WOLVENDAAL CHURCH
Dutch Reformed Church in Sri Lanka - 360 years of history - by Dr. K.D. Paranavithana
 
  Dutch Reformed Church was introduced to Sri Lanka by the VOC with its first church ministrations held in Galle on 6th October, 1642, almost 360 years ago. Its consistory in Colombo was established in 1658 marking the beginning of protestant church or what they called 'True Christian Reformed Church' subsequently, church councils were formed in Colombo, Galle and Jaffna stationing several Dutch predicants to commence proselytizing activities.



The Wolvendaal Church is the oldest Protestant Church in use in Sri Lanka. It celebrates its 253rd anniversary this year. The name of the church derived from the place name Wolvendaal. Christianity was introduced into The Netherlands between 700 and 750 AD. Later at the time of the renaissance in Europe, the teachings of the French theologian, Jean Calvin (1509-1564) greatly influenced Christianity in The Netherlands. The Dutch as a dynamic nation preferred the freedom and realistic outlook of Calvinism that orthodox Christianity. The teachings of Calvin influenced the Dutch as a trading nation with 'love of gain'. Prof. C.R. Boxer asserts that the Calvinism was the main driving force in the Dutch commercial expansion and cultural flowering which were marked features of the 17th century scene.'

The United Dutch East India Company (VOC) was established in The Netherlands based on the charter issued by the States General in 1602. The birth of the 'True Dutch Reformed Religion' took place as a result of the National Synod held in Dordrecht in 1618/19. This reformed religion was considered the state protected religion in The Netherlands since 1619. At this time the Dutch East India Company was busy with gaining control over the spice trade in the East from the Portuguese. The crew of each of the Dutch voyage to the East accompanied several predicants for the purpose of performing religious rites on board and on land. They were hand-picked by the Board of Directors or the Heren XVII in Amsterdam and paid by the VOC itself.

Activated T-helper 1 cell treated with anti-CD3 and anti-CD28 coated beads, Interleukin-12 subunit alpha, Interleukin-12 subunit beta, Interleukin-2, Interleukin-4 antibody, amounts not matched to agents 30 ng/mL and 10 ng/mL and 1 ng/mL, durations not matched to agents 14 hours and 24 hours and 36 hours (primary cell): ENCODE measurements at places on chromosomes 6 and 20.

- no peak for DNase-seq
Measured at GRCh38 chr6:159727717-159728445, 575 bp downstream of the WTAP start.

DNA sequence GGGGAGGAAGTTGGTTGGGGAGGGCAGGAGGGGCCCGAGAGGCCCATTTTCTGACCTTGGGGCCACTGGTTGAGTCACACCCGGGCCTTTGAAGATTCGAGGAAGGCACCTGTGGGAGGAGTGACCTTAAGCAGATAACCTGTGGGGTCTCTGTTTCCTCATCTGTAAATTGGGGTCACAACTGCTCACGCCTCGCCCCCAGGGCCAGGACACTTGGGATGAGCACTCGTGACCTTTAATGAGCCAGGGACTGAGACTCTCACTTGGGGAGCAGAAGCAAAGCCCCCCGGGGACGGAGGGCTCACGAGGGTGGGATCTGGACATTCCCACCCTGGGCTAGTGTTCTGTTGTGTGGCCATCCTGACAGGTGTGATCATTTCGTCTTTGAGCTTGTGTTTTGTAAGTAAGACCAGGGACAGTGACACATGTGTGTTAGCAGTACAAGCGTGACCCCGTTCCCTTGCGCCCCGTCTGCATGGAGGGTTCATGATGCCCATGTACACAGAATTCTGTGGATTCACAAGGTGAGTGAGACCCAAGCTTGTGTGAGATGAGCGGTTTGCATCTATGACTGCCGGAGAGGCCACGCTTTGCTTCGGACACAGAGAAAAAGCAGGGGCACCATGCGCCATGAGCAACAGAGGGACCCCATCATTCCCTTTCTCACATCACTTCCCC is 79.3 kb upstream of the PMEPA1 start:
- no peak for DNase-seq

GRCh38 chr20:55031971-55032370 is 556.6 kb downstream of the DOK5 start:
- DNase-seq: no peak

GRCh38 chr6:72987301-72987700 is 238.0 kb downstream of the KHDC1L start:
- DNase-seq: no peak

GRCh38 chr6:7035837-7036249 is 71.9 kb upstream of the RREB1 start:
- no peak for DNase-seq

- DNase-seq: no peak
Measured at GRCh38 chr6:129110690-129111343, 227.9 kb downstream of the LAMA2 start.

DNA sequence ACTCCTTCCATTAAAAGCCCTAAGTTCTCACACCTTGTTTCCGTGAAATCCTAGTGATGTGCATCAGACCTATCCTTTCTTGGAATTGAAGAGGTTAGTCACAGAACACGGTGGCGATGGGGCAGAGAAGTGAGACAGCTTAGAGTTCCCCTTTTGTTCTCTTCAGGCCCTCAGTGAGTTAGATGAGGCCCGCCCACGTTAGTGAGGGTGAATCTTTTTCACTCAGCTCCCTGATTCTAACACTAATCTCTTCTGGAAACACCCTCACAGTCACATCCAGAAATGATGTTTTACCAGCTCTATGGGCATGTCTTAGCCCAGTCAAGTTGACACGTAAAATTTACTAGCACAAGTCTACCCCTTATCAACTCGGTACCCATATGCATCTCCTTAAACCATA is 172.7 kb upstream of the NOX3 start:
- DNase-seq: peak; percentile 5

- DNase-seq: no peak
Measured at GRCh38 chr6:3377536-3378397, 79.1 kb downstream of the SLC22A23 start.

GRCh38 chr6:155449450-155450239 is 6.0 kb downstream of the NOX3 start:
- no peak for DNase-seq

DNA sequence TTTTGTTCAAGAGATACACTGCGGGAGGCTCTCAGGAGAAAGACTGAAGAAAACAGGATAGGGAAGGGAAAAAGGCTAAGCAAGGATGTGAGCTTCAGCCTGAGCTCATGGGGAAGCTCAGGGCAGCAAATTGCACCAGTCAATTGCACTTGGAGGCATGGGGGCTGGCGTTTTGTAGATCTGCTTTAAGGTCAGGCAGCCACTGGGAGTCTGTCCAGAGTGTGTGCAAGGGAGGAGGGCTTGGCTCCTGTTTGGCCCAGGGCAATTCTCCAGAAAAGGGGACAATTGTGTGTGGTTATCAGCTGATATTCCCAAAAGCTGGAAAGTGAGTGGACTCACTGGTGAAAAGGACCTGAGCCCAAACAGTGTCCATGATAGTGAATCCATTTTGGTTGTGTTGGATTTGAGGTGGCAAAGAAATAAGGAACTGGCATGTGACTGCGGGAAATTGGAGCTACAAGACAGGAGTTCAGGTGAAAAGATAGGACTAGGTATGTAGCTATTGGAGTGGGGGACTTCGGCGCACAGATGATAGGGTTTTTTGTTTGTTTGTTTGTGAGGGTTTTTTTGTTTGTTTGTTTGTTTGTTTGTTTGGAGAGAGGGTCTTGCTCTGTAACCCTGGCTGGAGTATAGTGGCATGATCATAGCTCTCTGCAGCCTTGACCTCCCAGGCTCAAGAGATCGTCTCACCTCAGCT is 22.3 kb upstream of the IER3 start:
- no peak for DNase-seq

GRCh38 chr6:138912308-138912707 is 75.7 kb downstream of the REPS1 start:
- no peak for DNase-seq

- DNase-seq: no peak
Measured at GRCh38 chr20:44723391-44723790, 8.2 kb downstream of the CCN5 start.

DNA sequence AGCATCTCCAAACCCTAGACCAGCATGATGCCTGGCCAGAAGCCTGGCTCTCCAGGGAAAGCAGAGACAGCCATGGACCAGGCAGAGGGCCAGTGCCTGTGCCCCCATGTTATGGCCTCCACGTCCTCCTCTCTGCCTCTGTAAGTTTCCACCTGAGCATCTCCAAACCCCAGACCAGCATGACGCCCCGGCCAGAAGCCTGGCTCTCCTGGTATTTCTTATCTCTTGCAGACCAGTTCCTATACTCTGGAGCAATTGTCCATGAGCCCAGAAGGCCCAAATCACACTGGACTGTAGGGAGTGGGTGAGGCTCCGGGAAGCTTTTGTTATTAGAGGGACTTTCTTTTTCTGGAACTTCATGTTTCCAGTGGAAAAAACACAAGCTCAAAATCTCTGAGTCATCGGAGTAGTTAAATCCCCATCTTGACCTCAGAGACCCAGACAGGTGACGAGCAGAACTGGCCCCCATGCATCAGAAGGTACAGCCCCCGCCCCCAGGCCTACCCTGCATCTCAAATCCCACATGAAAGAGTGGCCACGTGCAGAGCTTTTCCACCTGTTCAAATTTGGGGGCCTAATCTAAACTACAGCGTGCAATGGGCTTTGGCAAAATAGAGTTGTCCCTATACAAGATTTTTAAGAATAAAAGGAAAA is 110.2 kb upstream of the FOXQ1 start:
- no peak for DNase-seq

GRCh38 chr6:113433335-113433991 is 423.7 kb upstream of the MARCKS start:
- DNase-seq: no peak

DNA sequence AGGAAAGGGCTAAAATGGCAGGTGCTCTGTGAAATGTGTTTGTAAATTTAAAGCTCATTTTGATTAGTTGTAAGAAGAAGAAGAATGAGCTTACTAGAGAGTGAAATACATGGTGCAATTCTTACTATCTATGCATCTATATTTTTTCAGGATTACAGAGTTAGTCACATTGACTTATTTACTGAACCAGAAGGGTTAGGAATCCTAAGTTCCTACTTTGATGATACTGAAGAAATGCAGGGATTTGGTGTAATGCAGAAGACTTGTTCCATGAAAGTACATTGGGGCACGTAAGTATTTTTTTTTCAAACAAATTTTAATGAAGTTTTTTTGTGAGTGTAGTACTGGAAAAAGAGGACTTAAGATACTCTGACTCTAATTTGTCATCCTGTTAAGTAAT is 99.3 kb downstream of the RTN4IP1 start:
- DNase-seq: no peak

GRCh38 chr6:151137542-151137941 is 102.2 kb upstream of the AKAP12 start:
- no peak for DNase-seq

The religion to the VOC was of secondary importance. Profit was its prime objective. Once a Dutch envoy speaking about religious liberty in The Netherlands in the presence of Charles X of Sweden, the king in reply pulled a rix-dollar from his pocket and said Voila vote religion. The policy of the VOC on religion was always defeated before the 'love of gain'.

The charter of 1602 made no provisions for promotion and maintenance of religious institution in the East. The Company directors were not obliged to spread the light of the Christianity practised in The Netherlands.

When the VOC established its administrative headquarters in the East in Batavia (present Jakarta) the policy adopted was well defined in the following statement of the Board of Directors dispatched to the then Governor General in Batavia, Joan Maetsuiker.